What HMRC is keen to prevent, however, is the process known as phoenixing, whereby a liquidated company rises from the ashes with the same or similar name, but within a new limited company structure.
This is prohibited by Section 216 of the Insolvency Act.
You can’t for example, use the same company name again.
How Long Does it Take to Close a Company?
Assuming the company is simply being struck off the register at Companies House, expect a time frame of around 3 months before you receive confirmation.
Liquidation is likely to take much longer, especially if there are assets to dispose of.
Get in touch if you Would Like Our Help With Closing Your Limited Company
If you want help liquidating your company voluntarily or fear you will be handed a winding-up petition by a secured creditor or HMRC, you should contact Company Debt at your earliest opportunity.
We can put the provisions in place to help you wind up your business seamlessly or act quickly to help you avoid compulsory liquidation.
Company Closure FAQs
Can I close my company if it has outstanding debts?
Yes, via a process called creditors voluntary liquidation, which is where the directors voluntarily opt to liquidate. The use of an insolvency practitioner is mandatory to ensure fair play for creditors.
What steps are involved in closing a company voluntarily?
When closing a company voluntarily, directors must call a general meeting to pass a resolution for winding up, appoint a liquidator to settle affairs, and notify Companies House within 15 days of the resolution.
What should be considered before initiating a company closure?
Before initiating a company closure, it’s important to evaluate outstanding debts, notify all stakeholders, ensure all company taxes and reports are up to date, and assess the implications for employees.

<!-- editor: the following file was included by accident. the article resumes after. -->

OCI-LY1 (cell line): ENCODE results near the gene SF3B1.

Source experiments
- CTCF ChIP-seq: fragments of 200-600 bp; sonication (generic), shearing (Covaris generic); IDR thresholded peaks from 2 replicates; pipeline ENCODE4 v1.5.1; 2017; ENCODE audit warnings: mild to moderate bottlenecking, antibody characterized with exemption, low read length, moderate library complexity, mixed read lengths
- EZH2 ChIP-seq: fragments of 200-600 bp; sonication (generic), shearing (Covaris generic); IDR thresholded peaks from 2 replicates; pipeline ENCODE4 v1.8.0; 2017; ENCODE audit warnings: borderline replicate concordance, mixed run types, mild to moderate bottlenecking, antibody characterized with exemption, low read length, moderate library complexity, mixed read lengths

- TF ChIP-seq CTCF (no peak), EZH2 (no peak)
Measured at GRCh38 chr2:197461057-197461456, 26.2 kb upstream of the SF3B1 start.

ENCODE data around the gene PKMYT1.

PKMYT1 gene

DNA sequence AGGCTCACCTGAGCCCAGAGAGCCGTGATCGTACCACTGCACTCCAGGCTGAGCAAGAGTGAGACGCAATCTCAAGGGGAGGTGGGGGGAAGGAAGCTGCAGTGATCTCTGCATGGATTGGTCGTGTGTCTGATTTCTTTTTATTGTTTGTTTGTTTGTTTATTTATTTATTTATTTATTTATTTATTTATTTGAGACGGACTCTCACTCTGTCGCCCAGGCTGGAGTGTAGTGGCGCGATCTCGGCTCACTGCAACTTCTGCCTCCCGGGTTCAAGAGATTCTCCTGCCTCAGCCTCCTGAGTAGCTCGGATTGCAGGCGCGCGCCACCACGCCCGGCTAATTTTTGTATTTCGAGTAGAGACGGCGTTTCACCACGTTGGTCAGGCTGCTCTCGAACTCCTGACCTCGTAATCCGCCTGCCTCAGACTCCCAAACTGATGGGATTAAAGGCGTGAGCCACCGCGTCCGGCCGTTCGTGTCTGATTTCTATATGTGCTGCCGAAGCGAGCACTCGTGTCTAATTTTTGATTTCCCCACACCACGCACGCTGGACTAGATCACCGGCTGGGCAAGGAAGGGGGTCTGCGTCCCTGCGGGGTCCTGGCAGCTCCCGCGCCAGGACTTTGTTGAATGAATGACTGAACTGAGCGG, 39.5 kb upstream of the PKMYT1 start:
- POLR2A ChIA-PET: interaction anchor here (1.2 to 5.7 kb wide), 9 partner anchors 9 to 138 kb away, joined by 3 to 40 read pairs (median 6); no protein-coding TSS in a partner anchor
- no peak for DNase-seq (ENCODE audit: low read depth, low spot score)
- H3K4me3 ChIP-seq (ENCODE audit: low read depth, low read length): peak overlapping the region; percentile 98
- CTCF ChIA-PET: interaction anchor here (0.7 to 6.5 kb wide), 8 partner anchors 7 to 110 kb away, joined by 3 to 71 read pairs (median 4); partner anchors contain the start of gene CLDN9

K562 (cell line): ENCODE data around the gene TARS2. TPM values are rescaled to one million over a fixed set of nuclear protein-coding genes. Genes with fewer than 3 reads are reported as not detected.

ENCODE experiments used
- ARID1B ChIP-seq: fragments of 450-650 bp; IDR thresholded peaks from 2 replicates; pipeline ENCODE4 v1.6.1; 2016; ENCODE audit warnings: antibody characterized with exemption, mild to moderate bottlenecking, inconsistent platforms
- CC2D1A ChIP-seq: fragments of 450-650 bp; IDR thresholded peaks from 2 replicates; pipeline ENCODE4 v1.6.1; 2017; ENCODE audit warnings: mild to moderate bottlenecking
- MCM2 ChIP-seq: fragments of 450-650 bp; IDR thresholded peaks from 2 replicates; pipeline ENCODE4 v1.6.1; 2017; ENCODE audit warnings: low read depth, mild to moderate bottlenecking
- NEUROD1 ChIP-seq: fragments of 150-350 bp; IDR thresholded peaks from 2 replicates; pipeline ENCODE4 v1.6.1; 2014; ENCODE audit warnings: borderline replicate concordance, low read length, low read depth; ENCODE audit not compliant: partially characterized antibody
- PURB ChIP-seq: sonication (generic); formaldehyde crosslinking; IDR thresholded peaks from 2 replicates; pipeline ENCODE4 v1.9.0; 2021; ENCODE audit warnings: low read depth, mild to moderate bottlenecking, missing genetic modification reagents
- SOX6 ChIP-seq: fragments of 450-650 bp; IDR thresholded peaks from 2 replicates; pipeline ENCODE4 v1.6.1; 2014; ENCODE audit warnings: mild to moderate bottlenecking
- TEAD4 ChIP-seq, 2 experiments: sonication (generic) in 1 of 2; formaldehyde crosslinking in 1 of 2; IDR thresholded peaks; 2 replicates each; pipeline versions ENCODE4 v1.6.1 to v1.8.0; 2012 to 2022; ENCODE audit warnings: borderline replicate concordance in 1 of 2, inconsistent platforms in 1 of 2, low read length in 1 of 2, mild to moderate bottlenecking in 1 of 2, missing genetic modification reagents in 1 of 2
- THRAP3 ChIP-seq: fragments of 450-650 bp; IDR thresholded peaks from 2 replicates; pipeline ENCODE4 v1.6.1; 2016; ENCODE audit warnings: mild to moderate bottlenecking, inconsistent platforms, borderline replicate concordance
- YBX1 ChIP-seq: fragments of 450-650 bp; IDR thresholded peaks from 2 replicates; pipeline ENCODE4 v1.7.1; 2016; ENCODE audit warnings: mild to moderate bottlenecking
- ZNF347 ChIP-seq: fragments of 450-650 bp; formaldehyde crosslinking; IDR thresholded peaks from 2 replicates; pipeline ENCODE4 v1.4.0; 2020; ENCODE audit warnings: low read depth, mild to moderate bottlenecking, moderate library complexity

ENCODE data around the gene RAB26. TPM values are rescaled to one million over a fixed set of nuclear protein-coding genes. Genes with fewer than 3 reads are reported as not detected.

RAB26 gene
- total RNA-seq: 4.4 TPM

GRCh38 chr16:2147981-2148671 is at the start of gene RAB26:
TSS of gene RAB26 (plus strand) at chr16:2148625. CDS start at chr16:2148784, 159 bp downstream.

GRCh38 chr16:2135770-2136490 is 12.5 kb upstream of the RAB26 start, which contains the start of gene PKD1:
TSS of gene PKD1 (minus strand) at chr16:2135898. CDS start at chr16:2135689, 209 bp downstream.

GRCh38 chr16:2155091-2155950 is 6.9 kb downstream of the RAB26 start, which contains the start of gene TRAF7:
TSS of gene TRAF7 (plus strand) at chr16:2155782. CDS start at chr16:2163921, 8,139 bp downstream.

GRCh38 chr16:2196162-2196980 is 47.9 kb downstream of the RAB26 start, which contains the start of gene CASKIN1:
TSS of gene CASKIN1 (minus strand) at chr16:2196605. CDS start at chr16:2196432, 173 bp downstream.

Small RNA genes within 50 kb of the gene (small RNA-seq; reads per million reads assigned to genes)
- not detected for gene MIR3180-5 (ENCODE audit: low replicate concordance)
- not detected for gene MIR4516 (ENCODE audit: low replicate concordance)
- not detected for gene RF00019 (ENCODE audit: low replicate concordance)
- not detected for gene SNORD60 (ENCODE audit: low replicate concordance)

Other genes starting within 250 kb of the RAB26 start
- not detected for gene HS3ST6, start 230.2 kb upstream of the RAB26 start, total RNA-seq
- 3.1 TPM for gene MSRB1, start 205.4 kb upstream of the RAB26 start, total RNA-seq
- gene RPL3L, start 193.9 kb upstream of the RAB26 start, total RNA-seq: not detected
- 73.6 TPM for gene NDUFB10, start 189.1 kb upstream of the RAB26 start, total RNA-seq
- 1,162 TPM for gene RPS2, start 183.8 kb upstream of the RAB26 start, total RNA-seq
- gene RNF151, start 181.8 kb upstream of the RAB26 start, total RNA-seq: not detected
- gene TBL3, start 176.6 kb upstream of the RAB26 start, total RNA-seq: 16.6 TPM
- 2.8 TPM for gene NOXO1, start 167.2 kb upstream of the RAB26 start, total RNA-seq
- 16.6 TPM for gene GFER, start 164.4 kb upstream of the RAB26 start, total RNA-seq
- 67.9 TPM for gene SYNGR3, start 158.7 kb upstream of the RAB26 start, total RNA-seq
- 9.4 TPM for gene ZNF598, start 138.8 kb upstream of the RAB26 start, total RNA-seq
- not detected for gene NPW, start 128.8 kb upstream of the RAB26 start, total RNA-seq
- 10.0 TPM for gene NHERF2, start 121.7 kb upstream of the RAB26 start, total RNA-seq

What is the difference between Company Closure and Company Dissolution?
Company closure often refers to the process of ceasing operations and winding up a company, whereas company dissolution is the final step where the company is formally removed from the Companies House register.
How can one reinstate a company after closure?
To reinstate a company after closure, an application must be made to the court for a restoration order. This requires submitting evidence explaining why the company was dissolved and how you meet the criteria for restoration, as well as settling any outstanding debts or filing requirements.
What are the legal requirements for notifying creditors about a company closure?
When closing a company, directors must inform all creditors about the intended closure. This is usually done by sending a written notice and, if the company is being voluntarily wound up, advertising the resolution to wind up in The Gazette.
What are the consequences of not following proper procedures during company closure?
Failure to follow proper procedures during company closure can result in legal and financial penalties for directors, including personal liability for company debts, fines, or disqualification from serving as a director in the future.